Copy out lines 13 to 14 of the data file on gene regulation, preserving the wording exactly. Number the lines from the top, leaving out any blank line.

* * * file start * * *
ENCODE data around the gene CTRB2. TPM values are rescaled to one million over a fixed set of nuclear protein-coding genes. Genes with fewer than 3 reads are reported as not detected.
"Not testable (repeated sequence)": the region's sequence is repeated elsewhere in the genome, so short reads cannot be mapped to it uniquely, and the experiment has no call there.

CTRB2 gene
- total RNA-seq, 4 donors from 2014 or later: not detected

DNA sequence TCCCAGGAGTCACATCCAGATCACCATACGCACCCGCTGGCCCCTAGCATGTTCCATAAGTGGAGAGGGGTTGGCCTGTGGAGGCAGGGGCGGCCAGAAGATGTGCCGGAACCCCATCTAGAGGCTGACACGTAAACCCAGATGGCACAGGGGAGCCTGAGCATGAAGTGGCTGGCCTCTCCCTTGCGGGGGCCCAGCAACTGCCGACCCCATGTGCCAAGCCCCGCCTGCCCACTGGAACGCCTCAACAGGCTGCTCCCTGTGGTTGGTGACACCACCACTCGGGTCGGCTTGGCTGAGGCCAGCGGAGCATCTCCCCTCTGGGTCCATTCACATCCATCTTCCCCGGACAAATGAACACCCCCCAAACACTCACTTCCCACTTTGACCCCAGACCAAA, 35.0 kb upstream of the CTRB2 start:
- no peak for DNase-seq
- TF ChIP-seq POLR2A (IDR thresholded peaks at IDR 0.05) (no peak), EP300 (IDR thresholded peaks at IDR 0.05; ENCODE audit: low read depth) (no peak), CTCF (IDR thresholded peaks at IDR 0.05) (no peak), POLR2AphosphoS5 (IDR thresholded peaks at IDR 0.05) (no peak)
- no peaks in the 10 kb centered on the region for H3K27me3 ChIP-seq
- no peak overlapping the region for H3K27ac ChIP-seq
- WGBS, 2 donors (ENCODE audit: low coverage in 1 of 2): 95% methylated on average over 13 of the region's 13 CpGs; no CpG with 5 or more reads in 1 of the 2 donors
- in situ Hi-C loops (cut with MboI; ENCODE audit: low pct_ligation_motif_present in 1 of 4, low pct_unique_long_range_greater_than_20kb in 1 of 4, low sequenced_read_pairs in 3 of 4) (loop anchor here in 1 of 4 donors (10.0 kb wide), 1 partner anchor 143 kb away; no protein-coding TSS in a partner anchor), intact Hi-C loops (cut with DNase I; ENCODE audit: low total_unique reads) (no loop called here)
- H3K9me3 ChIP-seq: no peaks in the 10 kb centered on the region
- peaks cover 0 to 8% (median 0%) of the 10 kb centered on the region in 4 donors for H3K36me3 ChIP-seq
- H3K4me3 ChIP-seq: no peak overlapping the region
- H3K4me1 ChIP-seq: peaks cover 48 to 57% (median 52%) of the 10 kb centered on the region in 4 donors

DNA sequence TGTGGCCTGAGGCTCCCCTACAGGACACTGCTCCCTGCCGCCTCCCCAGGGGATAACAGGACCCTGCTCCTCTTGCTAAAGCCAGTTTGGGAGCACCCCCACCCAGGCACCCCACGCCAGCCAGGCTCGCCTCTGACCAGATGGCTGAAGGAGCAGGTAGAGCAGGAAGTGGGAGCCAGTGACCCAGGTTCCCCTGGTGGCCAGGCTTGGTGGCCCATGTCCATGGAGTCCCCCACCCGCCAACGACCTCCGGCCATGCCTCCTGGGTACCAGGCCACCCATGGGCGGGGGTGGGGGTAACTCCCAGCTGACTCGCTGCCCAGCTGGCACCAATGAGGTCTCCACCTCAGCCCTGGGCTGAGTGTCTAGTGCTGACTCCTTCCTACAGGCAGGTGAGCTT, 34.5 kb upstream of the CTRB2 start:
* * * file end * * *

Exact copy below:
- peaks cover 0 to 8% (median 0%) of the 10 kb centered on the region in 4 donors for H3K36me3 ChIP-seq
- H3K4me3 ChIP-seq: no peak overlapping the region